In other news, Damnation & Perdition are up two and a quarter points in heavy trading…

  16. Lucky Bastard.

  17. I think they should just stick a bone up his ass and let the dogs drag him off.

  18. Adam Smith is in Hell?

    No, he just volunteered to take this special assignment. Heh. The Invisible Hand strikes again.

  19. I would contend that Ken Lay was a much better man that any of the previous posters.

  20. Better how, Dogboy?

    What is the measure of a man, if Kenneth Lay is your paragon?

  21. Say, does anyone else find it funny that Kim Jong Il couldn’t get his Taepodong-2 up?

  22. “What is the measure of a man, if Kenneth Lay is your paragon?”

    You confuse the word “paragon” with the phrase “a much better man than any of the previous posters” — a common mistake of the self-righteous.

  23. Okay, Dogboy, then what did you mean?

  24. Say, does anyone else find it funny that Kim Jong Il couldn’t get his Taepodong-2 up?

    I thought he got it up…he just couldn’t keep it up.

  25. And if failing to commit massive fraud that put a blot on the concept of a free market system makes me self-righteous, then I joyfully embrace the label.

    Ken Lay’s actions have been used – and will be used further in the future – to take many actions iniminical to the free function of markets. Criticism of the man for his record of fraud and theft is hardly “self-righteous.”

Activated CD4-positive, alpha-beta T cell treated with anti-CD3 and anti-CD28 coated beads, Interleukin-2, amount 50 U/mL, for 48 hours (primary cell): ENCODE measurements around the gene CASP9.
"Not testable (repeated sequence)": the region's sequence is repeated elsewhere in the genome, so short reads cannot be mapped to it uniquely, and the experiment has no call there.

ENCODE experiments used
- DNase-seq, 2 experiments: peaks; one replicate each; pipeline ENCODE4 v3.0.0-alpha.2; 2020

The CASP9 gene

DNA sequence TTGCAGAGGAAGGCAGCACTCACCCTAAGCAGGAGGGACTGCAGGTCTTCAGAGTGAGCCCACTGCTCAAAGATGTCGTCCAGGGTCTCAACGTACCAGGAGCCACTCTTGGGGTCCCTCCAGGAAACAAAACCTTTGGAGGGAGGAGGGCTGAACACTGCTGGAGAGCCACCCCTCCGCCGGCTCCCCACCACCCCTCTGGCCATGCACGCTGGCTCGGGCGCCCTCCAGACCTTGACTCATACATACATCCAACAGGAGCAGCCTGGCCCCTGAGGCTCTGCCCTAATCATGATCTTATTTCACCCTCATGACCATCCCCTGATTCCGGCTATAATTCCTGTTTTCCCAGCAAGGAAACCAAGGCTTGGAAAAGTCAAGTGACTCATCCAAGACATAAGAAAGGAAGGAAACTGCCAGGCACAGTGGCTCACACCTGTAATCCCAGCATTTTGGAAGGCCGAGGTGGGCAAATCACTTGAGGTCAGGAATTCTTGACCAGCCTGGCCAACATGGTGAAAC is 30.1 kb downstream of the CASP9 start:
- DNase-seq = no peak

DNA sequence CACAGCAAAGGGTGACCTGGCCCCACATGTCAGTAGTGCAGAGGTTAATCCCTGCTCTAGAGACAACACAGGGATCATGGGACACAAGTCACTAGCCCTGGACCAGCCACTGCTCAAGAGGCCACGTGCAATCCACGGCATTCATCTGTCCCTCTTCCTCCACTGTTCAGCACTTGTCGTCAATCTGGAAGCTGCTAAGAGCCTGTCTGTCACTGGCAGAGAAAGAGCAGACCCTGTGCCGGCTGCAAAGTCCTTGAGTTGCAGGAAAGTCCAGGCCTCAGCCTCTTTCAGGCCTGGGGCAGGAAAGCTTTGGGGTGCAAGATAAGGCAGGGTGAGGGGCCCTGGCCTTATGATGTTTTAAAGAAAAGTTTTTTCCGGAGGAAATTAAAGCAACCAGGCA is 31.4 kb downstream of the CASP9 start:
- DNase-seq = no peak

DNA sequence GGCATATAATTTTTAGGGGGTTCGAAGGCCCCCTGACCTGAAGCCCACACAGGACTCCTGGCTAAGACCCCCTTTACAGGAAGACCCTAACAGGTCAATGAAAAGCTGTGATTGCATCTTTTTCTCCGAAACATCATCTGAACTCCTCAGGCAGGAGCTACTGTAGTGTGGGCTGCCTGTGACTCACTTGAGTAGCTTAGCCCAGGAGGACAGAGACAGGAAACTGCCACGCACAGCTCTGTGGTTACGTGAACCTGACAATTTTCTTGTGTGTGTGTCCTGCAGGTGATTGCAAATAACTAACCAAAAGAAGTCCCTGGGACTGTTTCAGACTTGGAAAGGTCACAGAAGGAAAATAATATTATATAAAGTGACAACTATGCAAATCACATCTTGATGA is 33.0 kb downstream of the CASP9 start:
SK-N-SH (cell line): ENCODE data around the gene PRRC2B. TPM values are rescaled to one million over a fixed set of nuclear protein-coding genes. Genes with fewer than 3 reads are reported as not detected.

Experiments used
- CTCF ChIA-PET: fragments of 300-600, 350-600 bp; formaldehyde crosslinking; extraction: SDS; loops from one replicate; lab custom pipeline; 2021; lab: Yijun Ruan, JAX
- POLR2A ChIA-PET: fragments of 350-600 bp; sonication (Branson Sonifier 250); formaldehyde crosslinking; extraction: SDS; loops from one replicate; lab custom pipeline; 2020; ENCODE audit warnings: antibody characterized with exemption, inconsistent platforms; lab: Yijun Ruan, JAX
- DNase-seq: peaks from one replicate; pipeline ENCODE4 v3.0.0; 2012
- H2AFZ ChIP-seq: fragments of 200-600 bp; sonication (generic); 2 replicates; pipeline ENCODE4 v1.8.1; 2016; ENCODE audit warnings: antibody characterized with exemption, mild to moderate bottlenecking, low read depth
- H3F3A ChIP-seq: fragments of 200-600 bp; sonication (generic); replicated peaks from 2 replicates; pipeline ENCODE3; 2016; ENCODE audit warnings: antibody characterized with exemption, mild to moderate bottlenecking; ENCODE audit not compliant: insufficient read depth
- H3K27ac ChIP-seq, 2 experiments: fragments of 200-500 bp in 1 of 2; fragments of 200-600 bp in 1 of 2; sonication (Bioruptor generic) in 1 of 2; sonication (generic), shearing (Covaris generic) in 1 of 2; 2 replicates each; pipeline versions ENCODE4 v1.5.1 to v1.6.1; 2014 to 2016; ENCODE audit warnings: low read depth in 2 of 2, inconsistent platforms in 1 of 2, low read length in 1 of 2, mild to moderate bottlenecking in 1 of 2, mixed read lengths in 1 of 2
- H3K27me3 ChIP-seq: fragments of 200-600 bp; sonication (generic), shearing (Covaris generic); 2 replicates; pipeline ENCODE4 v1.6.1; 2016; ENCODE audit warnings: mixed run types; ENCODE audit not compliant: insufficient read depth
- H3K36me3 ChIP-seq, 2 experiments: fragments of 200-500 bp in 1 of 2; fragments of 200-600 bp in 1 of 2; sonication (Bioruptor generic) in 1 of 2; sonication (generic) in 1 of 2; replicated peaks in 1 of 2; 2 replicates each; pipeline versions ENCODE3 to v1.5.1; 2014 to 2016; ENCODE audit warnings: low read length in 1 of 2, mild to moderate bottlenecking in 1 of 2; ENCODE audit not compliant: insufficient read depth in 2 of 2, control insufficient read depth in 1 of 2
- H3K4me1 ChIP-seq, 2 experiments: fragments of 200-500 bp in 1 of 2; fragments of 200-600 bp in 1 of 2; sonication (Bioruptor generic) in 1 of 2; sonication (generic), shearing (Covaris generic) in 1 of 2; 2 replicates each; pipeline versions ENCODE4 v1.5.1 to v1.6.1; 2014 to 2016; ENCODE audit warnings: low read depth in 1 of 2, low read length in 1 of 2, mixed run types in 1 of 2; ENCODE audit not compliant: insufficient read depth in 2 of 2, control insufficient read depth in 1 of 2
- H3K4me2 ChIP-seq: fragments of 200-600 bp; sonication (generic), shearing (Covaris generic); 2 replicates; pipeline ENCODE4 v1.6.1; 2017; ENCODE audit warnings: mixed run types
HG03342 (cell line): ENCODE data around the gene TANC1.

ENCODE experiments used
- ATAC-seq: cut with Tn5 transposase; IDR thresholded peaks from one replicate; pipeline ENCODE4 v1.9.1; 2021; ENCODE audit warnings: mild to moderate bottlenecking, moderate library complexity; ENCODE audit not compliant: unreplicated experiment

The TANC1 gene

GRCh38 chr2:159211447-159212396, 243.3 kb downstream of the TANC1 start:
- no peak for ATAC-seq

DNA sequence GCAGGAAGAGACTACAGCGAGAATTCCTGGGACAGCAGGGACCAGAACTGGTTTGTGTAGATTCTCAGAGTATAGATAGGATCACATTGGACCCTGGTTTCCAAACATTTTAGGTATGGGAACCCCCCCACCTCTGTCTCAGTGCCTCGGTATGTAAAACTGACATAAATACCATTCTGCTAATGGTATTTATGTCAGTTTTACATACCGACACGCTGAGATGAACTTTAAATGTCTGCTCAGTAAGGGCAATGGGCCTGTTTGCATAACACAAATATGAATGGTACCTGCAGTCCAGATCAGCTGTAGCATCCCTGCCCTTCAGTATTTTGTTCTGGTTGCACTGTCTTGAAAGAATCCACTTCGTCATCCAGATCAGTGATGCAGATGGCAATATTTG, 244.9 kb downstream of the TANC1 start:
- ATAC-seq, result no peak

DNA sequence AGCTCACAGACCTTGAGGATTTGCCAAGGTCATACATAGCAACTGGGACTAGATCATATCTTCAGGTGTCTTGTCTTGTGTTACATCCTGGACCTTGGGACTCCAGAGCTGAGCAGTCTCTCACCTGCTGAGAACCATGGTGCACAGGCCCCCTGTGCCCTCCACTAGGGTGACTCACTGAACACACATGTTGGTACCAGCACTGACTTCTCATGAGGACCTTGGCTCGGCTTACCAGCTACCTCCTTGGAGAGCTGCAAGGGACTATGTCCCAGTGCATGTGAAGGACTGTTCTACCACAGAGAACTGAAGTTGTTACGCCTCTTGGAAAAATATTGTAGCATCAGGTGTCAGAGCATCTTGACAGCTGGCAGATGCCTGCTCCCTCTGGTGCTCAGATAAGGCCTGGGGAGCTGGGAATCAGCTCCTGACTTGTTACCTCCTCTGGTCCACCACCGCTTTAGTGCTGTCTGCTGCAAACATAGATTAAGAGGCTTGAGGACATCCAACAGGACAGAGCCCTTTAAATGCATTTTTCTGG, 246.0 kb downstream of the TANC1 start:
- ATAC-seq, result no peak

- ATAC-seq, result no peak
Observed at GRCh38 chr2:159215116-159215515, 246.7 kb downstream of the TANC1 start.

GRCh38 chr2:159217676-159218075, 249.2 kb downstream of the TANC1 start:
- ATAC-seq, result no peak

Since you think he’s a “better man” than the posters here, please do elaborate so that we may be enlightened as to our shortcomings.

  26. You confuse the word “paragon” with the phrase “a much better man than any of the previous posters” — a common mistake of the self-righteous.

    and you confuse a direct question to your provacative statement as an opportunity to change the subject. That’s a common mistake of the self-centered, self-diluded AND self-righteous.

  27. “Who would want to have bad, introductory accounting 73 times?”

    I never said Lay was in heaven.

    I suspect after he’s done with the balance sheets, the soul of Andersen Consulting will feed him through a shredder.

  28. His body should be burned for electricity, with the value of the generated power credited to California’s grid.

  29. Better at what, Dogboy?

    Oh, wait- I know. A GODFEARING, righteous Kennyboy wouldn’t gloat at the pathetic (I don’t think he was pushed, I think he jumped) end of a man who was either a ridiculous, imbecilic dupe or a larcenous conniver who didn’t have the backbone either to say “I did it, and I’d do it again,” or walk upright into the prison cell that he so richly deserved.

  30. The failure of Enron is the free market working. No one is now throwing money at its failed schemes. Contrast that to a non-market failed scheme: Amtrak, where we continue to involuntarily fund the government’s dreams that can never succeed.